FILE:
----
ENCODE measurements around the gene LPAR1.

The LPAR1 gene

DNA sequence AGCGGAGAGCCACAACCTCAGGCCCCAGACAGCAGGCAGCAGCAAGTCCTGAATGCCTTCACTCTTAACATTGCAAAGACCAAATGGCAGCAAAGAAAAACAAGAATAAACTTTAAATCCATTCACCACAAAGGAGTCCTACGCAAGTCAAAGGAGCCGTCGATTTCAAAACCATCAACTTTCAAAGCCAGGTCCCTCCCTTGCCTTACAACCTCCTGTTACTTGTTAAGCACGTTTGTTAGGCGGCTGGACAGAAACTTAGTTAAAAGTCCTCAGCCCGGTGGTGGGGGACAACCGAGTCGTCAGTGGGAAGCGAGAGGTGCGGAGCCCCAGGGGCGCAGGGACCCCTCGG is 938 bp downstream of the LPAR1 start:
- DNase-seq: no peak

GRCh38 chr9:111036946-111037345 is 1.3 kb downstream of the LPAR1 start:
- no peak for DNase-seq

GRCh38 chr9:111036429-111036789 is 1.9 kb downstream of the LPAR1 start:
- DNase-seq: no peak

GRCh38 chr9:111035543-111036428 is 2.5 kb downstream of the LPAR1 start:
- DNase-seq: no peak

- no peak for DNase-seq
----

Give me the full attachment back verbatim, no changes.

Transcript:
ENCODE measurements around the gene LPAR1.

The LPAR1 gene

DNA sequence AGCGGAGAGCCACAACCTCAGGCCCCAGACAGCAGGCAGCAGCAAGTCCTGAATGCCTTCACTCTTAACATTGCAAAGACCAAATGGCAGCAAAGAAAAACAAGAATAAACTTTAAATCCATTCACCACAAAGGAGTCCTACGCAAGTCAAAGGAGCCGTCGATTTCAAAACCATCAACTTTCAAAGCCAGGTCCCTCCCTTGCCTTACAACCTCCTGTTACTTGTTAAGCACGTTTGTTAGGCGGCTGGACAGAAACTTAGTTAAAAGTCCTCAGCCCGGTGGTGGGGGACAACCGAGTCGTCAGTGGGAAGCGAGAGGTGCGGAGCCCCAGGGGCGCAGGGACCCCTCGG is 938 bp downstream of the LPAR1 start:
- DNase-seq: no peak

GRCh38 chr9:111036946-111037345 is 1.3 kb downstream of the LPAR1 start:
- no peak for DNase-seq

GRCh38 chr9:111036429-111036789 is 1.9 kb downstream of the LPAR1 start:
- DNase-seq: no peak

GRCh38 chr9:111035543-111036428 is 2.5 kb downstream of the LPAR1 start:
- DNase-seq: no peak

- no peak for DNase-seq